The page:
16 August 2008

Iraqi children in U.S. prison?

A video released on YouTube shows American soldiers taking a group of Iraqis on a tour of a prison camp. The soldier guiding the group tells them that all the cases are currently being reviewed and says, "I'm sure if someone didn't do anything wrong, they'll be released."

At 5:47 into the video, the group approaches a barbed wire enclosure where the inmates tell them, "We are all under 18. ... We all have been here for more than a year."

The guide hastens to explain, "We have juveniles from 14 to 18. ... They're IED makers. They are dangerous people."

One young inmate calls out, "I swear to God, some were just walking in the streets or sleeping and they brought us here. I swear to God we are all innocent."

"I am my mother's only child," says another, at which the American soldier breaks in, "And he is the most dangerous. We know about him."

"I am only a child," says a third, more youthful, voice.

"How old are you?" he is asked.

"Nine years old."

"How long have you been here?"

"Five months. ... They wanted to take my father. I told them take me instead."

The inmates are not shown clearly enough to tell if the speaker does appear to be that young. However, Brig. Gen. Janis Karpinski, the former commander at Abu Ghraib, testified in 2005 that there were several juvenile prisoners there, including one who said he was almost twelve but looked no more than eight and was crying for his mother.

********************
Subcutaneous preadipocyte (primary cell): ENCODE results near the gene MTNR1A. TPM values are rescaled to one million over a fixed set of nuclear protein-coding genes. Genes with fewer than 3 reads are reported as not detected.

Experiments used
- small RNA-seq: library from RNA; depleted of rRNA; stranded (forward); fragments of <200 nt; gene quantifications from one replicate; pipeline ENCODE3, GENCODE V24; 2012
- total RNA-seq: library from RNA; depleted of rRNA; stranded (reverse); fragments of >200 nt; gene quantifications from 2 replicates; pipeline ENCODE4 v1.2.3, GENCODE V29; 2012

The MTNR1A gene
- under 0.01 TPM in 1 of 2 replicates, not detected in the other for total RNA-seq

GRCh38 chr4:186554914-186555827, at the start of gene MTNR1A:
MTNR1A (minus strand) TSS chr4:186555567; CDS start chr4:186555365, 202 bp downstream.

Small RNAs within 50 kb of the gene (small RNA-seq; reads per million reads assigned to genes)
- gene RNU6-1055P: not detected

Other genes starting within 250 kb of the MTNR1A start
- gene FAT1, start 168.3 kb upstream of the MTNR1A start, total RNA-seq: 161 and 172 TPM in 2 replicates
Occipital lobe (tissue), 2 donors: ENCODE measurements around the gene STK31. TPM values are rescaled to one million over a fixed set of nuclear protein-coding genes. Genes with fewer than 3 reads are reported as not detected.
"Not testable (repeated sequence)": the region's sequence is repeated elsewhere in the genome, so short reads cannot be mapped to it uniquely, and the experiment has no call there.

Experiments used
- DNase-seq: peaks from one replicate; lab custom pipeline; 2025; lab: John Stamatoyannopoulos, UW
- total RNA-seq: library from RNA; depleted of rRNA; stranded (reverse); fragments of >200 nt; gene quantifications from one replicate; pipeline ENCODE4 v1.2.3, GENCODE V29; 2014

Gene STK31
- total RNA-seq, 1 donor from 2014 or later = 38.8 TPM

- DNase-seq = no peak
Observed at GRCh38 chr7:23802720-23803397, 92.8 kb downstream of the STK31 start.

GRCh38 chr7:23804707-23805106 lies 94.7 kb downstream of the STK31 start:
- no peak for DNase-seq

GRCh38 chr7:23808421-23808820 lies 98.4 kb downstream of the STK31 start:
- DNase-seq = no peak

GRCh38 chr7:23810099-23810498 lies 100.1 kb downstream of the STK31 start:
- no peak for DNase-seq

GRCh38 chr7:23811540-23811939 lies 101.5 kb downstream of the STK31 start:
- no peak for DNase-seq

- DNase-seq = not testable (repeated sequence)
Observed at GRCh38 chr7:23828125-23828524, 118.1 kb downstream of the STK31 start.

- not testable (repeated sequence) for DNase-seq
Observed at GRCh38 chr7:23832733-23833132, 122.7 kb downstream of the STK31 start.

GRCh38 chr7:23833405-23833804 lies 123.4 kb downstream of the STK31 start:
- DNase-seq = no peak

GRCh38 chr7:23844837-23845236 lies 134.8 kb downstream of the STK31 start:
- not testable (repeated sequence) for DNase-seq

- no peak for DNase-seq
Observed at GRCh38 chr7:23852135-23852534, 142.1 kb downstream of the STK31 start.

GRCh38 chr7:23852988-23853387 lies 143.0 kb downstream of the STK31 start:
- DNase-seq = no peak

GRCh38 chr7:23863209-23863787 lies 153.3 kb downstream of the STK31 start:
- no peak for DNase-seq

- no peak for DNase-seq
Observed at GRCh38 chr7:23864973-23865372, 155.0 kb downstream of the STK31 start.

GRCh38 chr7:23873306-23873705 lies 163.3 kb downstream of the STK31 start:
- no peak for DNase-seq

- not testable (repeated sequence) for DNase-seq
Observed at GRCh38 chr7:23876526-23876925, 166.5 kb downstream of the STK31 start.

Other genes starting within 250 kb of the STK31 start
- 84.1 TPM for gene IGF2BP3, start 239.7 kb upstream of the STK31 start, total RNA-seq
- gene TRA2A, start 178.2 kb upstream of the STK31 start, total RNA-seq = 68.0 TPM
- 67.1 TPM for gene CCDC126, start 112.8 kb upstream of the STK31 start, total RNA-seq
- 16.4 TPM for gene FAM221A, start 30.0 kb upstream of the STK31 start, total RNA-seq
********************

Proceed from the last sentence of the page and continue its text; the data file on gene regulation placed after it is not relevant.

"These juveniles are treated very well," insists the soldier. "We invite their parents to come and visit with them. They actually have movie nights. ... We have looked through every one of these files. These juveniles are dangerous."

This video is from YouTube, posted August 13, 2008.

(Text from The Raw Story. No commentary from me; you can judge for yourself. Or you can skip it and move on to a humorous gymnastics parody...)

1 comment:

  1. you do not comment, but you disapprove. It is difficult to evaluate the story without access to investigative files on the detainees. But I would give some credit for the fact that the doctor was given access to the compound, allowed to speak with the detainees and allowed to film the interviews.


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